Existing gardens can sometimes appear more daunting than a new garden with a blank slate. However, if you can look beyond the obvious and find the parts of the garden that work, they often have good 'bones' which can provide the initial structure and inspiration to smarten up an otherwise uninspiring outdoor space.
The above garden had great 'bones' with a stream running through the centre of the property - however the house felt completely detached from it. We broadened the steps and continued them to the waters edge to provide connection to the stream. We also replaced worn pavers with coloured concrete with decorative cuts to give a greater feeling of space and a more modern look. To create a reason to visit the rest of the clients garden, we designed a pergola over the bridge (painted to give a lift). These simple changes, along with simplifying some of the planting, edging the gardens and painting the walls, transformed this garden into a attractive, usable space.
This next example of a revamped courtyard used raised macrocarpa retaining to define the area and establish a second level that linked the courtyard with the steep bank above. The retaining also provided additional seating for times when extra visitors are around.
Bold, simplistic planting creates a backdrop to the courtyard including evergreen magnolia, black flax and edging of tight green hebes giving year round colour. The planting is reversed in a garden opposite with silver foliaged astelia and green mossy scleranthus edged with deep red heuchera.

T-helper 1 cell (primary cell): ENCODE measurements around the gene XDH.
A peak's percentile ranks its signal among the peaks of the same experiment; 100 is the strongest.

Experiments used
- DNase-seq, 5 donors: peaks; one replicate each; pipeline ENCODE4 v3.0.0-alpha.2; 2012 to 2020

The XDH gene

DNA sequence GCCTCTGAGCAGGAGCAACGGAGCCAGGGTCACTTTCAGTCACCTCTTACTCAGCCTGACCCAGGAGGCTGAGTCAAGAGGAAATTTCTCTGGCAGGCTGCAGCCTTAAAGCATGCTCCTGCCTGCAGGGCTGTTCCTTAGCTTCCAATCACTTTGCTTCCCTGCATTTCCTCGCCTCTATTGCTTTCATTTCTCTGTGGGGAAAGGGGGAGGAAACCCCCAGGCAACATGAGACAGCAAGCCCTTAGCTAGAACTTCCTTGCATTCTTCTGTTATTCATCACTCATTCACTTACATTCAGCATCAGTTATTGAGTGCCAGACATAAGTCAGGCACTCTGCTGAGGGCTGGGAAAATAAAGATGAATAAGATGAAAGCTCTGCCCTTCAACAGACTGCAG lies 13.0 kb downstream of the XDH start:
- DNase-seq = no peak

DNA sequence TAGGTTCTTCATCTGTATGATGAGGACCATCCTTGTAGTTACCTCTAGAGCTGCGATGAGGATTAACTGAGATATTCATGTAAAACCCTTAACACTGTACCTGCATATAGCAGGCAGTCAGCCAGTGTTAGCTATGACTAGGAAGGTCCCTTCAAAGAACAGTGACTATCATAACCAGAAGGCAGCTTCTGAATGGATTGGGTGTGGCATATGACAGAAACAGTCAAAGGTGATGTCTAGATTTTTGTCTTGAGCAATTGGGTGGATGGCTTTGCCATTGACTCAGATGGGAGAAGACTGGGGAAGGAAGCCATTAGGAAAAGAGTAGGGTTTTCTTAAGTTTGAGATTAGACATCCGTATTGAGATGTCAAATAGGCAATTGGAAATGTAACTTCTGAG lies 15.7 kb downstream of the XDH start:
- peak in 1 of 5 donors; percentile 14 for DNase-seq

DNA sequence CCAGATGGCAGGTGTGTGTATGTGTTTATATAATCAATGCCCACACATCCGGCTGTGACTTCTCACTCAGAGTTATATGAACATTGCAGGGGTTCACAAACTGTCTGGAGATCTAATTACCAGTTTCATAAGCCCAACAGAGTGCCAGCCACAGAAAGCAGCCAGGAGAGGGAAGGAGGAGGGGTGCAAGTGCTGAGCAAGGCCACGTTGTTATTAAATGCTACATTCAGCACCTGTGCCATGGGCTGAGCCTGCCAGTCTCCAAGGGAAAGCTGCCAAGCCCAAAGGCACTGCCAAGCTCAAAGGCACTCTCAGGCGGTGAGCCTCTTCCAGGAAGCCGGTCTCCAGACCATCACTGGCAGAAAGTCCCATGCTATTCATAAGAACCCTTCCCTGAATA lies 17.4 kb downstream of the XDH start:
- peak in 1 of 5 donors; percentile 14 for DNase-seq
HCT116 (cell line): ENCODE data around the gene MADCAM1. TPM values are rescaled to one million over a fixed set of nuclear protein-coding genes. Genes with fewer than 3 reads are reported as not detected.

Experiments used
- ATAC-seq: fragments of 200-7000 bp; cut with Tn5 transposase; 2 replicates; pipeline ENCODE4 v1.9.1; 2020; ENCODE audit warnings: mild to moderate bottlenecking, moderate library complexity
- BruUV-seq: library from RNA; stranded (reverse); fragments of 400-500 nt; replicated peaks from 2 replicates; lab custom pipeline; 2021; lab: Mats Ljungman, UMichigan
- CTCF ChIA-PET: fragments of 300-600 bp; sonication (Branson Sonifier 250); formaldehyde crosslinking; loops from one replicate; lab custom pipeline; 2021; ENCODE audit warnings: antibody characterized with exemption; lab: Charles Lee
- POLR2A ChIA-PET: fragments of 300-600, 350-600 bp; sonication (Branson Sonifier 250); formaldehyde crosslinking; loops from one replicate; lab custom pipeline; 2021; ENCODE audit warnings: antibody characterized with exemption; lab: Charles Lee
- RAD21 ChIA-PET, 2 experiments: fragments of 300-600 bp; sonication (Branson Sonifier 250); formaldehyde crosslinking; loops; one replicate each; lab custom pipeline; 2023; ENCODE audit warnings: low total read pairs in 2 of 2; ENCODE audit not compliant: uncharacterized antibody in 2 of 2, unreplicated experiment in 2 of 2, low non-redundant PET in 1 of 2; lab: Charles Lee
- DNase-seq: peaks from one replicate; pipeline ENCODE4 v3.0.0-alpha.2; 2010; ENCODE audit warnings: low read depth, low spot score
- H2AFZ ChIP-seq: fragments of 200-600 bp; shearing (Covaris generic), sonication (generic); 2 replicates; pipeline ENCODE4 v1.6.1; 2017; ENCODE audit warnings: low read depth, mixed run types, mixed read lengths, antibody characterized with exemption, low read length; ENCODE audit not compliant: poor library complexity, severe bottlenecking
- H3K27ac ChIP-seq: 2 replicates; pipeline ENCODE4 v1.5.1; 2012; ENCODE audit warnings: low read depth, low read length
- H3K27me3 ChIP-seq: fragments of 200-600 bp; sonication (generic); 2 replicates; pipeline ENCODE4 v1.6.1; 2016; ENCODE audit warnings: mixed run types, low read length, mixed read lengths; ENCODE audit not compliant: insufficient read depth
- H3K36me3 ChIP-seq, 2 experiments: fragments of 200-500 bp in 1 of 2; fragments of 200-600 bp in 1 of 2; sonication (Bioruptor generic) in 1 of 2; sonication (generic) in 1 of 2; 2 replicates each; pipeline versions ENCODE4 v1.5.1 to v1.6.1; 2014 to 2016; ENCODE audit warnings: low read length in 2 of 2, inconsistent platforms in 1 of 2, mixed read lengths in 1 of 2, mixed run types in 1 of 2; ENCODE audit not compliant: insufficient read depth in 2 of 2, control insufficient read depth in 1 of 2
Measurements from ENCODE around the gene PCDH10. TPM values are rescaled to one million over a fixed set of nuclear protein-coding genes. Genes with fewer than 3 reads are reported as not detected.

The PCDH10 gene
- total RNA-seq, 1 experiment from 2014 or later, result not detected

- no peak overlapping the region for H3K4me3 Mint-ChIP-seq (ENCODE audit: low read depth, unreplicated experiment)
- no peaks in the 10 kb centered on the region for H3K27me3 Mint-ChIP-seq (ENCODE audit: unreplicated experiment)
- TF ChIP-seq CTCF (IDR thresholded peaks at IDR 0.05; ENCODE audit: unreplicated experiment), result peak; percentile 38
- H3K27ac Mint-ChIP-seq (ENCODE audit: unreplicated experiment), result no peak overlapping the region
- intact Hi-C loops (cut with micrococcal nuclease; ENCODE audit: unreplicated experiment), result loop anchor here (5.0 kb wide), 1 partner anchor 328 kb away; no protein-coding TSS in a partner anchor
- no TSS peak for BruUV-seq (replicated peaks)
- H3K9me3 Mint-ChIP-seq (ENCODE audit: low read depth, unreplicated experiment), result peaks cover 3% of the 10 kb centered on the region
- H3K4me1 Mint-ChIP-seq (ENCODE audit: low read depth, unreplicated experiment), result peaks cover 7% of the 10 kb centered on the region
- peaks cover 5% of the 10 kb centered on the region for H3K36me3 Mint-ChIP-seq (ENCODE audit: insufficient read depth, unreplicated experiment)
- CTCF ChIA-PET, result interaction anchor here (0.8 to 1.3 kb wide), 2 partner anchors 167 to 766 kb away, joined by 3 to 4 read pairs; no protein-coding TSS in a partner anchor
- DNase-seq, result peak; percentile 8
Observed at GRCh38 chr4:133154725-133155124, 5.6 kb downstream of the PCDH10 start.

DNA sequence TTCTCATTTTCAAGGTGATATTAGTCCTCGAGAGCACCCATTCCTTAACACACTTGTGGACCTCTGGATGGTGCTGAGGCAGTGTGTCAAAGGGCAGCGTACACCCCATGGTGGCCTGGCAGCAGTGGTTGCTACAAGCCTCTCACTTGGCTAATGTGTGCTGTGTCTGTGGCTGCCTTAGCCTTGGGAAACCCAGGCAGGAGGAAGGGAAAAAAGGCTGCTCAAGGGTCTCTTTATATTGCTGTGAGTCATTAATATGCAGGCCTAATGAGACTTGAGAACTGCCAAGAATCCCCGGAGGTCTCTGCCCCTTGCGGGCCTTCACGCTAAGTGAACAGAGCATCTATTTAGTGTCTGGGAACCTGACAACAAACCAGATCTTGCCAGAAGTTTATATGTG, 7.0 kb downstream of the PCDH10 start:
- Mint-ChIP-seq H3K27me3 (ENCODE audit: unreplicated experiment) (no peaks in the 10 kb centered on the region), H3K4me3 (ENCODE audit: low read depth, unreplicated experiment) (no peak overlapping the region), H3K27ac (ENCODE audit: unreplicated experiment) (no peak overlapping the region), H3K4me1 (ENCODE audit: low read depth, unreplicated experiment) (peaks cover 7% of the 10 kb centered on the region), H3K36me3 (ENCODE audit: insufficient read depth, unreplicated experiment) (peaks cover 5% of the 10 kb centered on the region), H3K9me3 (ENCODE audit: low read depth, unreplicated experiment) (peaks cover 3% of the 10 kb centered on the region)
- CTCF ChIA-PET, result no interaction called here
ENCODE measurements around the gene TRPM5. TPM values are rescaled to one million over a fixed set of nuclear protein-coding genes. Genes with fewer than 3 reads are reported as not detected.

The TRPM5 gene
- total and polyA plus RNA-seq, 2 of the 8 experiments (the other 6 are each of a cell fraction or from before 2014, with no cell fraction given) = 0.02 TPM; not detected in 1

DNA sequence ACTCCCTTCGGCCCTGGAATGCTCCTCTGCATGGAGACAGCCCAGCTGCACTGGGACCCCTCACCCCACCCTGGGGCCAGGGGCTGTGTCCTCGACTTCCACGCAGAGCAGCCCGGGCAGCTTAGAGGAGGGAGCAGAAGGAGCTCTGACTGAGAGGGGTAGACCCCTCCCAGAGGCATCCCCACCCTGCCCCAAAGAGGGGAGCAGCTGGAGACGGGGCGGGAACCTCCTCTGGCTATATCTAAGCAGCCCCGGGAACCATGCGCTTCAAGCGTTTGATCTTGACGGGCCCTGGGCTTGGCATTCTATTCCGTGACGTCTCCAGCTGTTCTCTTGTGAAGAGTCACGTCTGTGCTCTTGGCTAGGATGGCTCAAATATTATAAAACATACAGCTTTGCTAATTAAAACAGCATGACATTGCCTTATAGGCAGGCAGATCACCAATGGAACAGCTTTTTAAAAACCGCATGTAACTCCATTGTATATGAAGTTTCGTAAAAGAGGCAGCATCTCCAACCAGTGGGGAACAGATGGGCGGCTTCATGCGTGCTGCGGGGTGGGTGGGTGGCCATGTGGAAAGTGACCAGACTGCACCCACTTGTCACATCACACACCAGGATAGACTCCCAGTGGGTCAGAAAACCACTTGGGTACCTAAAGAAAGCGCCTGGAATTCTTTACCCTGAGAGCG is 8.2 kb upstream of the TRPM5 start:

Natural materials such as macrocarpa, concrete pavers and gravel soften the formal layout of the courtyard and ensure it doesn’t look out of place in the natural setting of the surrounding landscape.
This last example, is a Wanaka holiday house where the client wanted to create an outdoor living area where they could spill onto when there house was full for the summer holidays. The client loved colour and bold lines.
We created a series of circular areas of lawn and concrete for outdoor living. A curved (purple) block wall retains the garden behind the courtyard and creates both seating and a feature wall to frame this area.
We used the doors of the house to align with focal points using gravel and sleeper ground surfacing that lead to a feature tree. The client provided us with old farm posts which we staggered amongst the planting in a sculptural fashion. Finally, a broad pathway of insitu concrete with gravel border created a bold entrance to the property.